MARTINEZ: Hello, Minot

I should’ve booked a hotel in Nebraska.

When I accepted the job at The Minot Daily News, I was excited to begin my journalism career. I’d just graduated from the University of Texas at Austin in May, and after living in Texas my whole life, I wanted to move somewhere where it wasn’t 90 degrees on Christmas Day.

I bought winter clothes with the intent of wearing them for the first time in my life, rented a U-Haul truck with a dolly for my car and planned what was estimated to be a 24-hour drive with my father.

My mother insisted that the two of us rent a hotel in Lincoln, Nebraska, the midway point of the trip, but we refused. My father and I are the type of people that’ll place grocery bags all the way up our arms like hangers on a closet rack just to bring everything into the house at once. We don’t do second trips.

After deliberating, we constructed a bullet proof plan. We’d leave Friday morning at 5:30 a.m. and arrive in Minot at 5:30 a.m. on Saturday. As long as we took five-hour driving shifts and slept when it wasn’t our turn we’d be fine.

We were so wrong.

The straps on my car came undone in Oklahoma, I hit a bird in Kansas and I never want to drive through the back roads of Nebraska again.

And if you’re wondering why I don’t have anything to say about South Dakota, it’s because I was running on a bottle of Coke and half a Kit Kat bar at that point. But, after what turned out to be 28 hours of driving, we were finally approaching Minot… or so I was told.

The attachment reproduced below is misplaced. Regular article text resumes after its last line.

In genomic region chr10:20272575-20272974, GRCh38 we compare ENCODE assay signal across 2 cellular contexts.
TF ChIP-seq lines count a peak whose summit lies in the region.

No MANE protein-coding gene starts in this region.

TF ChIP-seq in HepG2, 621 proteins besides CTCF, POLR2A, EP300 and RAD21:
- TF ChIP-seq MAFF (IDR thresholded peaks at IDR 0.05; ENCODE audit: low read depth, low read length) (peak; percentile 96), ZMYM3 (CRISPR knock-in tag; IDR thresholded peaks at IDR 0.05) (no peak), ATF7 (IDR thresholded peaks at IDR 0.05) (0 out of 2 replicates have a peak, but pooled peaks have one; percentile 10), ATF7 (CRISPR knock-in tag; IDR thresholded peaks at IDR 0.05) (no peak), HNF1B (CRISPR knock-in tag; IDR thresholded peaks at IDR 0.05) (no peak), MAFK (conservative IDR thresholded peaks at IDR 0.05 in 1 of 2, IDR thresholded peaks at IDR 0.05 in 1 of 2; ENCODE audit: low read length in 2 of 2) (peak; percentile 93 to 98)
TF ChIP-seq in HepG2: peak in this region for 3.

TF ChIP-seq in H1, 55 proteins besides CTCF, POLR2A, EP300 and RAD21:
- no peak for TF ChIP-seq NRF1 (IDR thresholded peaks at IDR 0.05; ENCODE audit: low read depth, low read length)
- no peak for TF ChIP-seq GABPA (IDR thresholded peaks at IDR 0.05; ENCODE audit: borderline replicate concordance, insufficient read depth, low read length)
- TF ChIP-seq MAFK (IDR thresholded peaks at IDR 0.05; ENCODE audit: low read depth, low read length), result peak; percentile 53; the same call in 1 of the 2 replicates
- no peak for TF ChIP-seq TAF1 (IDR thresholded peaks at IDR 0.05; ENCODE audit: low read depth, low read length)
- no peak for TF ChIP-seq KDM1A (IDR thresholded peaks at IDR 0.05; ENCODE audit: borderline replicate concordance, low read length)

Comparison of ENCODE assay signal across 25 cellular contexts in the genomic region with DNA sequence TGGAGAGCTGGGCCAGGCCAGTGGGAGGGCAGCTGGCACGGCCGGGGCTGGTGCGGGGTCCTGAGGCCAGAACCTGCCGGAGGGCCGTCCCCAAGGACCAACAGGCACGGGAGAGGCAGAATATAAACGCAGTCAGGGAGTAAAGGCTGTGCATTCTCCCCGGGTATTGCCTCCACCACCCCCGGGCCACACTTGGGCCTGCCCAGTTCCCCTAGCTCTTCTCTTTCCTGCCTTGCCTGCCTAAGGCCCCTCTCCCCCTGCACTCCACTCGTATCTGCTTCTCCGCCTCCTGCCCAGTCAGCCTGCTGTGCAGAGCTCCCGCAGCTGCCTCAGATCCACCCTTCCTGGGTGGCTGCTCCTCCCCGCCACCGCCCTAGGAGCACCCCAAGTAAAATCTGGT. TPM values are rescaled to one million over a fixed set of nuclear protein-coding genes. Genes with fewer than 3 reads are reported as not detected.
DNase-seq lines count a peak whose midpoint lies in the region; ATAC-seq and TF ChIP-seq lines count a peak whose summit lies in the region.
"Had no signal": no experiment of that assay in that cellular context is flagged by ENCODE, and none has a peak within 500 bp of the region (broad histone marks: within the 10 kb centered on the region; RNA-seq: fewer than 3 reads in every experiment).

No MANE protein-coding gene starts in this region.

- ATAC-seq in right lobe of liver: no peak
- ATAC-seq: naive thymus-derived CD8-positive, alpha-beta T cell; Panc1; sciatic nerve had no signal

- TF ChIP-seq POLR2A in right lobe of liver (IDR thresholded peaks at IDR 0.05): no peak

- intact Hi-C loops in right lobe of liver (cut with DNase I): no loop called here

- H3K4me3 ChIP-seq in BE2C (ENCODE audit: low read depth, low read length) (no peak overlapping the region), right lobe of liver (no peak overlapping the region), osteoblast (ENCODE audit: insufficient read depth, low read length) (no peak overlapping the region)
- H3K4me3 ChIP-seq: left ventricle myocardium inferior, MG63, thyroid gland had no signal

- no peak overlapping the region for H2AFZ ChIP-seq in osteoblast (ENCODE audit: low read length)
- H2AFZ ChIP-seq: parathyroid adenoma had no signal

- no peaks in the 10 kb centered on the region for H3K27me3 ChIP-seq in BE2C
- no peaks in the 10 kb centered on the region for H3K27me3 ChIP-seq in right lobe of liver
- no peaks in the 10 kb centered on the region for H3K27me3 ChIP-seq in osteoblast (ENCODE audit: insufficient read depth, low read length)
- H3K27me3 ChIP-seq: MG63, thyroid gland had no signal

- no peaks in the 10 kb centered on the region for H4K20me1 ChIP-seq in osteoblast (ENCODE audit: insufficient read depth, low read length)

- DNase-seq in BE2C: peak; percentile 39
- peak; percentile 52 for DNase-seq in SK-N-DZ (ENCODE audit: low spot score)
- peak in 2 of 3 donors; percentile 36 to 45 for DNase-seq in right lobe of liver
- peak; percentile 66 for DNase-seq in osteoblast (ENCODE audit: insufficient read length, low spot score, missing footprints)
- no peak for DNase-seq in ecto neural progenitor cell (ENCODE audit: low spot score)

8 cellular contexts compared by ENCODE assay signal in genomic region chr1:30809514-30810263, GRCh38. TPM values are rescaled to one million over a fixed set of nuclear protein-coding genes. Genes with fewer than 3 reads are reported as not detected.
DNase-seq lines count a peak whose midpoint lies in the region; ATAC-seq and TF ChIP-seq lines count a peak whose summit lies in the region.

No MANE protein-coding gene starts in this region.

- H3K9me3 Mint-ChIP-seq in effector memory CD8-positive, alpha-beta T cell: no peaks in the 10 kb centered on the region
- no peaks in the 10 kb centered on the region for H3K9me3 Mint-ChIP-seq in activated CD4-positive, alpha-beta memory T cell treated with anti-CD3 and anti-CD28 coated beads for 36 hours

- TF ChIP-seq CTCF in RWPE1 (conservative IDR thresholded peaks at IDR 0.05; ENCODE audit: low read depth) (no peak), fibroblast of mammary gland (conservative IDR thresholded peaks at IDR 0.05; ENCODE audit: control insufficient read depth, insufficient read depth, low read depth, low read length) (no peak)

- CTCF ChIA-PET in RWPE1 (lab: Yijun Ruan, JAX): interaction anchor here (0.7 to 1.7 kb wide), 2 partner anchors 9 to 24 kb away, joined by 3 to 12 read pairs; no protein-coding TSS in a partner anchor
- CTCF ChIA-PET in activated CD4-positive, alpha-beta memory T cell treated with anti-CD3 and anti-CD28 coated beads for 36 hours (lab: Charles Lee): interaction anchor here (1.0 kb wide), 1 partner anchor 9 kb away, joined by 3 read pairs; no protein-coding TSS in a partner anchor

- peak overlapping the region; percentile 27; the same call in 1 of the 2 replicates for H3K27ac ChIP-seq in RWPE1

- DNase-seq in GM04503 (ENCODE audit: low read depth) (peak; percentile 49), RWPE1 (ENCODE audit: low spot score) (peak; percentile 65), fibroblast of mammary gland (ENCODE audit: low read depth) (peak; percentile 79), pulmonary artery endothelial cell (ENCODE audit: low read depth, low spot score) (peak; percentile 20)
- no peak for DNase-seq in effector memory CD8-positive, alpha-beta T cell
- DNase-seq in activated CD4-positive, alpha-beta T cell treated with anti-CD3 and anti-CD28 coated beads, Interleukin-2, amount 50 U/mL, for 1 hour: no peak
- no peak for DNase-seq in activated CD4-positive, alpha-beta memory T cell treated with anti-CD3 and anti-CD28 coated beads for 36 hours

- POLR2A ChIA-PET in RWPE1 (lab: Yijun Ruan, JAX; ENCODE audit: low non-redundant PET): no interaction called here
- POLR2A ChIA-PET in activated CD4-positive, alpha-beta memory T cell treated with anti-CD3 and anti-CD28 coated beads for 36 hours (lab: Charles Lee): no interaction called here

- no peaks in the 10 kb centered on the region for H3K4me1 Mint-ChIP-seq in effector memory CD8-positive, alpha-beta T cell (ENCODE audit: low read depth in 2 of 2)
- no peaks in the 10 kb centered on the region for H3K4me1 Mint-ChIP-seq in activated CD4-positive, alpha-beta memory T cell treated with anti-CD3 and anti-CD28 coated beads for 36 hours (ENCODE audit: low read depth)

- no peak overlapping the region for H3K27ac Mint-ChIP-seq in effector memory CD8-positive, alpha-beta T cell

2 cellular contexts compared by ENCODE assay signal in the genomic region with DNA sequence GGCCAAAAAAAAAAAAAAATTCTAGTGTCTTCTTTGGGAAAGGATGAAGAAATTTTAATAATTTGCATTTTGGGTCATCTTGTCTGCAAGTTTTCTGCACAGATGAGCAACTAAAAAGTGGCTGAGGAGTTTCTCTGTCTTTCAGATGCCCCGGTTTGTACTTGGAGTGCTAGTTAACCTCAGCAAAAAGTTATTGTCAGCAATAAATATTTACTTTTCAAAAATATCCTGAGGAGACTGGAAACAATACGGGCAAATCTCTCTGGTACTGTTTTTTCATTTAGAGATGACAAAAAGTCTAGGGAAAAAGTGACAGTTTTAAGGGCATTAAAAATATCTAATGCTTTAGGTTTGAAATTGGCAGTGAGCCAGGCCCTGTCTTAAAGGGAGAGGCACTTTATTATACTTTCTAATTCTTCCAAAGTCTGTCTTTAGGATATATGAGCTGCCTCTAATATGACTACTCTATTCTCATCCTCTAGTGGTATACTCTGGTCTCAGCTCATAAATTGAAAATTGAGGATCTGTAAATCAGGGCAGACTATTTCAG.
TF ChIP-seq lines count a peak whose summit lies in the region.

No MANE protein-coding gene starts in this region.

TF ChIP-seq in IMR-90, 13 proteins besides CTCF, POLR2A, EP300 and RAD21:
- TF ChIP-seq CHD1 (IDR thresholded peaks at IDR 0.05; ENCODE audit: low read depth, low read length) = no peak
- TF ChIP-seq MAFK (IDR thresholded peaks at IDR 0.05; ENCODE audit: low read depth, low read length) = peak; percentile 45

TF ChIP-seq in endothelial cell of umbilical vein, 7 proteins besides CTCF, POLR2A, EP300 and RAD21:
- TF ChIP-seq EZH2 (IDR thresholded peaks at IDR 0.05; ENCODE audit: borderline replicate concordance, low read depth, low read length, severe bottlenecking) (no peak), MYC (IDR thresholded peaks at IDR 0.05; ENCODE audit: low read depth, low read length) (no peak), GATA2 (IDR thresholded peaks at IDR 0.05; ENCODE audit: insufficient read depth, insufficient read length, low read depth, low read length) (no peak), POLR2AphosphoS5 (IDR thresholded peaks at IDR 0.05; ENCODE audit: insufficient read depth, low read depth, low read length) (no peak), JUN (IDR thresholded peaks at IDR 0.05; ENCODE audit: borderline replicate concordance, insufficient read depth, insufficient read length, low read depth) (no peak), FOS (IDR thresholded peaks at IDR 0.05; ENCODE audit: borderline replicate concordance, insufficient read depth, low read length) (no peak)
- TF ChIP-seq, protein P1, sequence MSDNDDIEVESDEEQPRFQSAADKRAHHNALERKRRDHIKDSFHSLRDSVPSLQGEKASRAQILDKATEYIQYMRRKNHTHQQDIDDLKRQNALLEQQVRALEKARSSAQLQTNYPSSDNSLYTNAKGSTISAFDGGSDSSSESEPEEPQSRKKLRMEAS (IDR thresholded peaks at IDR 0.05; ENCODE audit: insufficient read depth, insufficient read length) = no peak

Google Maps said we were just 10 minutes away from my apartment, but all I could see were open fields and the occasional abandoned shack. It was like an episode of “The Walking Dead.”

“I’m sure we’ll reach civilization at some point,” I assured my dad with moderate confidence.

Sure enough, we turned the corner and saw the town. Let me tell you, when you’ve been stuck in a U-Haul listening to the greatest hits from the ’70s for 28 hours straight, the sight of Walmart, McDonald’s and a Buffalo Wild Wings is like stumbling across El Dorado.

We’d arrived.

After moving everything into my apartment, my father and I went to go pick my mom up at the airport. She was the smart one that decided to fly in instead of making the drive.

The three of us spent the next few days walking around the Scandinavian Heritage Park, shopping at Dakota Square and eating at The Starving Rooster. Everywhere we went, we were greeted with friendly people who welcomed us to Minot once they found out we weren’t from around here.

I dropped off my parents later that week at the airport and came to a red light on my way back to my apartment. In that moment, a rush of emotions came over me as it hit me for the first time that I was on my own.

But fear oddly wasn’t one of those emotions. Sure, I was sad that I was so far away from my family, but I was also eager to start this new chapter. I’m looking forward to working here in Minot, and I want to thank everyone I’ve met so far that’s made this process a lot easier.

Also, there’s a 50-50 chance my car won’t survive the winter. If you see a black Camaro pulled over on the side of the road, help a guy out.

This is the opinion of Justin Martinez. He covers Minot High School and Class B high school sports. Follow him on Twitter @JTheSportsDude.

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